The commenced order for IHIs was signed in 2017, although work on implementing them across national healthcare systems has not yet been completed.

As part of the government’s vaccination implementation plan, the first step is enabling public registration and facilitating the booking of an appointment to receive the vaccination.

“Utilisation of the IHI is critically important as it will ensure that each person is uniquely identified for full traceability of the individual,” the plan states. 

The identifying patient number would allow electronic recording of every individual vaccination. No medical information is stored on the health identifier record but is instead used by health service providers when they are communicating on your behalf. 

“Being able to uniquely identify each user will improve patient safety by reducing the number of adverse events that may happen, such as giving the patient incorrect medication or vaccinations or admitting the wrong person for surgery,” according to Hiqa. 

Under the Health Identifiers Act 2014, IHIs are considered to be personal data and are protected as such. 

Serving as a patient identifier number, the IHI will be used in conjunction with the new vaccination IT system. 

The requirements for GPs and pharmacies in this regard have not yet been defined. The report adds that the national solution will have to ensure that systems from GPs and pharmacies can be integrated as part of the overall plans.

A HSE spokesperson added: “People will, when registering for the vaccine, be provided with an Individual Health Identifier (IHI), a Data Protection Impact Assessment is being developed by the HSE. The HSE has and will continue to engage with the DPC to seek their guidance and advice to ensure we comply fully with the regulations.”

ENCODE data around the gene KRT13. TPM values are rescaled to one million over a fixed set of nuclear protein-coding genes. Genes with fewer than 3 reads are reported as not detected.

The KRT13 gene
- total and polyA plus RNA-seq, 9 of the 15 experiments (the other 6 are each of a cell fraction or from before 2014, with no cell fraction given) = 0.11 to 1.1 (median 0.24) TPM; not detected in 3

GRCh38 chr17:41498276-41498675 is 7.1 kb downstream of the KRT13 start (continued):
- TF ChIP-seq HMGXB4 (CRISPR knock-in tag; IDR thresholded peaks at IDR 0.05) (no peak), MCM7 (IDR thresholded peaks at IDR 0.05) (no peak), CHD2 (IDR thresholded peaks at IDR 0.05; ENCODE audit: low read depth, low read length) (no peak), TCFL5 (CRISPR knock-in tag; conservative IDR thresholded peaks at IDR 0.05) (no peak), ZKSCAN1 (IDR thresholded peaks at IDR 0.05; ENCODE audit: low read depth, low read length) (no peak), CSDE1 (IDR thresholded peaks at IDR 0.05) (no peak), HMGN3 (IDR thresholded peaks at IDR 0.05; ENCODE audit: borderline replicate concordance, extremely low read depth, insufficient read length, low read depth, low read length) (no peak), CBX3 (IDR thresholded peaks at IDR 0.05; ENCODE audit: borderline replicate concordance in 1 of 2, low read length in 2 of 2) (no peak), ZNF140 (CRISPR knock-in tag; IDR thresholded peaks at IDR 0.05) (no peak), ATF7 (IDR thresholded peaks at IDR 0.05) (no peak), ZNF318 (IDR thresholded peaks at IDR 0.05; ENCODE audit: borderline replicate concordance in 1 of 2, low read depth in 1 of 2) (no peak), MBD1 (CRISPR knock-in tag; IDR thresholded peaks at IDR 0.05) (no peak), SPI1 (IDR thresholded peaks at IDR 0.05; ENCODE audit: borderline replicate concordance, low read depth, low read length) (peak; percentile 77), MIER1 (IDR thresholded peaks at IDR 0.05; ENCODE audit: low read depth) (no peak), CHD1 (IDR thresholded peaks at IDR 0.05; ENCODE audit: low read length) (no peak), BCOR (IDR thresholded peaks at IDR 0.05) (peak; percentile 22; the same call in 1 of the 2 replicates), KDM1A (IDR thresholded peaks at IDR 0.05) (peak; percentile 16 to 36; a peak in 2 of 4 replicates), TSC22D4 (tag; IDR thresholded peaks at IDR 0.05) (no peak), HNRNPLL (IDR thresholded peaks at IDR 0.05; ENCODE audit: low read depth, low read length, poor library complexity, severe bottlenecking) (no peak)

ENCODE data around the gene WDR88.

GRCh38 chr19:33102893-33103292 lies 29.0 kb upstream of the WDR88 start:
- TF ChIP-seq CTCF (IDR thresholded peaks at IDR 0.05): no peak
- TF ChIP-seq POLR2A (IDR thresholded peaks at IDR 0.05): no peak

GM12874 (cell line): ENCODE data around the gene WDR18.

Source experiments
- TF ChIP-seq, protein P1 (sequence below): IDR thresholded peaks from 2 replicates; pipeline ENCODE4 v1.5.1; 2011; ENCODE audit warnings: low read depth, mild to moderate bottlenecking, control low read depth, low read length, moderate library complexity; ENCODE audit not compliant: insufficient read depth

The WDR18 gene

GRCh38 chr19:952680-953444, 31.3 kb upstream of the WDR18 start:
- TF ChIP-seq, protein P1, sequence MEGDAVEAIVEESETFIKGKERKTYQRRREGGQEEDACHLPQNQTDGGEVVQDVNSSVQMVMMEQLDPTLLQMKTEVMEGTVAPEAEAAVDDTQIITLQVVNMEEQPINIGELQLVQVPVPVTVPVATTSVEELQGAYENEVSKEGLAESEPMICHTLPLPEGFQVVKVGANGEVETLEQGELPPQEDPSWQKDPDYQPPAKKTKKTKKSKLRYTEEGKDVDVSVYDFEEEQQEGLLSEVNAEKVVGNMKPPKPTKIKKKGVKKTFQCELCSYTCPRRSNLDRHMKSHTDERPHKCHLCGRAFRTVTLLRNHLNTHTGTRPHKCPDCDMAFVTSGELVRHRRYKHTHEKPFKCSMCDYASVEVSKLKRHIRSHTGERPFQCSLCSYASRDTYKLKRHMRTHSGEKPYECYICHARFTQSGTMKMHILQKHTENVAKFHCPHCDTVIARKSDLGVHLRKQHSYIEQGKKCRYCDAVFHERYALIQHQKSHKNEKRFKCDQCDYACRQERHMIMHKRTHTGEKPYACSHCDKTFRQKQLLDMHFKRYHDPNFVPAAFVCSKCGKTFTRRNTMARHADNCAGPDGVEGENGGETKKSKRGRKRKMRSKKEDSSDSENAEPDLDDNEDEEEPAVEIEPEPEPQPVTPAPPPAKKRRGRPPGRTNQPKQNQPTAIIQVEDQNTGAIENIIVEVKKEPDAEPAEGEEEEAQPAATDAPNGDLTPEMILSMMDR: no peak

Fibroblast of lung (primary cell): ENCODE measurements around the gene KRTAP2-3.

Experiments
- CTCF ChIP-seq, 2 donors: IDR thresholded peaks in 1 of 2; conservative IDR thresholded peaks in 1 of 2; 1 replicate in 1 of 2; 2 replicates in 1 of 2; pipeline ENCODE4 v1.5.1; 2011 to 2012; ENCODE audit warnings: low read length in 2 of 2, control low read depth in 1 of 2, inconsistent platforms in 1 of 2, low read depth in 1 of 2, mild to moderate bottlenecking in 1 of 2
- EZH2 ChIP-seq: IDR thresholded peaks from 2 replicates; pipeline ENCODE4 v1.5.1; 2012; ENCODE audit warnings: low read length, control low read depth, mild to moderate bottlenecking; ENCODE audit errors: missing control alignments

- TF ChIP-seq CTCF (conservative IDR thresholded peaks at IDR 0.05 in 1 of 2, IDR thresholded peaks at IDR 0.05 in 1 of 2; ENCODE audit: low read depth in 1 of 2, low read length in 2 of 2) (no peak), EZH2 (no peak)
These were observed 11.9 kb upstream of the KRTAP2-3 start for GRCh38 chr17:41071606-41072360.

What about the different vaccines?

The European Medicines Agency (EMA) today brought forward its possible approval of the Pfizer/BioNTech coronavirus vaccine by a week to 21 December.

Announcing the vaccine strategy this afternoon, Minister Donnelly said vaccines will begin to be administered in Ireland within a week of this approval, opening the possibility of the process getting underway before the end of the year.

Donnelly stressed that this is conditional on the EMA validating the vaccine.

Vaccine taskforce chief, Prof Brian MacCraith, said following the approval it is expected to take 7-10 days for the first doses of Ireland’s allocated 2.2 million Pfizer/BioNTech vaccines to be delivered. However, the delivery schedule has yet to be finalised.

“We can’t be explicit at this stage. I suppose, it appears that it could happen before the end of the year,” Prof MacCraith said.

The EMA is set to make its recommendation on the Moderna vaccine on 12 January and delivery is expected within 10 days of the decision. Ireland has been allocated 880,000 doses of the American company’s jab.